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House Passes Bill Supporting Sweden and Finland Bid to Join NATO

Congresswomen Marjorie Taylor Greene, Congressman Thomas Massie and 16 other Republicans opposed the symbolic measure

The House of Representatives passed a symbolic bill supporting Sweden and Finland to join NATO.

The policy was supported by 394 members although it has no official barring on the nations’ pending memberships. The formal ratification process for new NATO members is ultimately conducted by the Senate. 

In total, 18 Republicans voted against the resolution, including Representatives Lauren Boebert of Colorado, Matt Gaetz of Florida, Andy Briggs of Arizona, Dan Bishop of North Carolina, Madison Cawthorn of North Carolina, Ben Cline of Virginia, Michael Cloud and Texas, Warren Davidson of Ohio, Bob Good of Ohio, H. Morgan Griffith of Virginia, Tom McClintock of California, Mary E. Miller of Illinois, Ralph Norman of South Carolina, Matthew M. Rosendale Sr. of Montana, and Jefferson Van Drew of New Jersey.

Congresswoman Marjorie Taylor Greene, who joined the opposition, has been a vocal critic of the United State’s involvement in NATO.

The American people do not want war with Russia, but NATO & our own foolish leaders are dragging us into one. A war that no one will win,” the congresswoman wrote on Twitter on June 29.

“Escalation over Ukraine, a non-member nation, risking nuclear war is a power play endangering the entire world,” Greene added. “We should pull out of NATO.”

Texas Congressman Chip Roy responded to critics of his and other representatives’ decision to vote ‘no’ by listing the military alliance’s shortcomings.

“I might support expanding NATO if 1) NATO were doing all it should & upholding [its] end of bargain. It isn’t; 2) our own govt were briefing us on Ukraine & our actual strategy/use of $56BB; 3) our own DOD were not a woke disaster, expecting us to blindly support (e.g. NDAA),” he wrote in an exchange on Twitter.

Similarly, Kentucky Representative Thomas Massie also denounced America’s involvement in NATO on Twitter.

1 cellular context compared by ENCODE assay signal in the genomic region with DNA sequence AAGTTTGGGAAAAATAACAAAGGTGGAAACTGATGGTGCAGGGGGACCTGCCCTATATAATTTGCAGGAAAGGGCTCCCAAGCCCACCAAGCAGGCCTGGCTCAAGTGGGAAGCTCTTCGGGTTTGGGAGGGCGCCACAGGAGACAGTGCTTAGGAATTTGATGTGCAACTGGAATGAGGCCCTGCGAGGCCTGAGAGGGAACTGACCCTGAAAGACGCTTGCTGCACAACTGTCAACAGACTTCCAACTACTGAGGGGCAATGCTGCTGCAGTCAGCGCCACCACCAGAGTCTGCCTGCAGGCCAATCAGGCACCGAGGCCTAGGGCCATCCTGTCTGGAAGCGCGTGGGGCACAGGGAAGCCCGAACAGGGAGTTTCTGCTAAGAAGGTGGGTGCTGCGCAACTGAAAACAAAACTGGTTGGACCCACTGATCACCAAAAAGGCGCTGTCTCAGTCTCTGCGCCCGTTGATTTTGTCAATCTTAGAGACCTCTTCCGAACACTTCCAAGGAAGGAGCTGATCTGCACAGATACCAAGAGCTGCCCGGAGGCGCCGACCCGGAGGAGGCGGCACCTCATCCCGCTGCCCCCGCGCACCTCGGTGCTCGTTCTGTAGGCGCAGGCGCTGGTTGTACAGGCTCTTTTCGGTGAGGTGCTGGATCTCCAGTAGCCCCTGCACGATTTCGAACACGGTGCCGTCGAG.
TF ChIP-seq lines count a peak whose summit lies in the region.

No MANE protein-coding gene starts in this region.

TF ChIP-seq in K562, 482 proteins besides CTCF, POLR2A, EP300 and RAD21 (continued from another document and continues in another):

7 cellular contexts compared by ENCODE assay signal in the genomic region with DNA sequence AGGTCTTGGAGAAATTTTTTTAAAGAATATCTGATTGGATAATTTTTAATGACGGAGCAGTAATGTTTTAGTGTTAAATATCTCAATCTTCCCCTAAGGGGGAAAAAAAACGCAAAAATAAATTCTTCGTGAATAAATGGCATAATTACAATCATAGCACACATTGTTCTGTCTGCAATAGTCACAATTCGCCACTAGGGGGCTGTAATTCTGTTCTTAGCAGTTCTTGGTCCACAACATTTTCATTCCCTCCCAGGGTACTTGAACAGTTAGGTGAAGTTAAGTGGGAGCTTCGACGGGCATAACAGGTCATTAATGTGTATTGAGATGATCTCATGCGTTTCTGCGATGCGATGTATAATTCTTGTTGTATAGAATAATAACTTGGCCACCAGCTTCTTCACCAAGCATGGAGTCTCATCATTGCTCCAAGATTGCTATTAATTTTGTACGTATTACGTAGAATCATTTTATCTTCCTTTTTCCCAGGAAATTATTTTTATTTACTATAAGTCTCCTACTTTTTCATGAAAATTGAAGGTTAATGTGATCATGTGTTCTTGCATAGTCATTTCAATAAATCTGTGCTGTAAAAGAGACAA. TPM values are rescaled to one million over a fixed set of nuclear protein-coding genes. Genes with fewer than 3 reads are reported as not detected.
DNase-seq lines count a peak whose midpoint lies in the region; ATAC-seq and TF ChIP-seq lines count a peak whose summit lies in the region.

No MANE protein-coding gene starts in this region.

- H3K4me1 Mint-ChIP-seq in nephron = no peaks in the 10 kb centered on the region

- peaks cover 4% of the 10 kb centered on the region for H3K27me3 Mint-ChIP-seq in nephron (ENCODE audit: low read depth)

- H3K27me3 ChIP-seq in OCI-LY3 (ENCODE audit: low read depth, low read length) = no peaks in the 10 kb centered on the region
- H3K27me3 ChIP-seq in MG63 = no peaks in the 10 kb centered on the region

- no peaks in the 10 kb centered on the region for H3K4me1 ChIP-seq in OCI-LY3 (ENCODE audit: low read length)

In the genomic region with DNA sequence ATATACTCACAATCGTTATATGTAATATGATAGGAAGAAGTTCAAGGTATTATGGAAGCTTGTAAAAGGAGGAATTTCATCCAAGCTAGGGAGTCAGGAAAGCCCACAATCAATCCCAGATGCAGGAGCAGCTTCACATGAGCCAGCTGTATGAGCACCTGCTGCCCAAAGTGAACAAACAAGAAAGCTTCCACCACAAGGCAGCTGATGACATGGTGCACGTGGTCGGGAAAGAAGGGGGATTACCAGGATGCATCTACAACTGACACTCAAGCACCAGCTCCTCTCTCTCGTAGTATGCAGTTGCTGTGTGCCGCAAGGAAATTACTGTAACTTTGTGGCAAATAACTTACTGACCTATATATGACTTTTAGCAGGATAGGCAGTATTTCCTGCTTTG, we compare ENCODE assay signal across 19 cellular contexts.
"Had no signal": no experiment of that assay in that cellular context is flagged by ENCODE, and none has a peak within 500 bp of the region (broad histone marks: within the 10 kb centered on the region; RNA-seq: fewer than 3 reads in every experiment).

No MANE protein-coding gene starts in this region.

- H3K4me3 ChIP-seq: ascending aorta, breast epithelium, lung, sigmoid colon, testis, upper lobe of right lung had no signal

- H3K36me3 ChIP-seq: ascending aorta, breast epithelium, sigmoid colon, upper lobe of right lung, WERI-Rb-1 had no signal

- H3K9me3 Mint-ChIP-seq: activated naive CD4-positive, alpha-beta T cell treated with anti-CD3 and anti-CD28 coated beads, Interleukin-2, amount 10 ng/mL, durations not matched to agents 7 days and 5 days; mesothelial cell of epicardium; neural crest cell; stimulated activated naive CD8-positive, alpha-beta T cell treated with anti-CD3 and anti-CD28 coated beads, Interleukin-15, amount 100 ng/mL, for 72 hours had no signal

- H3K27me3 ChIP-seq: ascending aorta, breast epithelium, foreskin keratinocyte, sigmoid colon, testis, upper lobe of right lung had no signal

“America can’t afford to subsidize socialist Europe’s defense, nor should we,” he said in a July 18 post.

Additionally, 17 Republicans opted not to take part in the vote. Two Democrats also did not cast a vote.

Sweden and Finland applied in May to join the military alliance after months of debate following Russia’s Feb. 24 invasion of Ukraine.

While Ukraine is an ally of the United States, it was neither a member of NATO nor a member of the European Union. Both groups have pledged to support the nation amid the ongoing conflict with Russia. Ukraine applied for EU membership four days after Russia’s initial invasion.

Russian President Vladimir Putin had said promises that Ukraine would not be admitted to NATO in the near future were insufficient prior to the Feb. 24 invasion.

“We need to resolve this question now … [and] we hope very much our concern will be heard by our partners and taken seriously,” Putin said while speaking to reporters in Moscow in February, per Al Jazeera. “As for war in Europe … about whether we want it or not? Of course not. That is why we put forward proposals for a negotiation process, the result of which should be an agreement on ensuring equal security for everyone, including our country.”

Citing national security concerns, Putin had asked the Western alliance to agree that Ukraine would never be granted membership.

The July 18 vote was not the first time House Republicans have voted against a NATO initiative. In April, 63 Republicans voted against a nonbinding resolution to reaffirm “unequivocal support for the North Atlantic Treaty Organization (NATO) as an alliance founded on democratic principles” and underscore the nation’s “support for shared democratic values and committed to enhancing NATO’s capacity to strengthen democratic institutions within NATO member, partner, and aspirant countries.”

The resolution would have urged President Joe Biden “to use the voice and vote of the United States to establish a Center for Democratic Resilience within NATO headquarters.”

In total, 362 members — including every House Democrat — voted in favor of the initiative.

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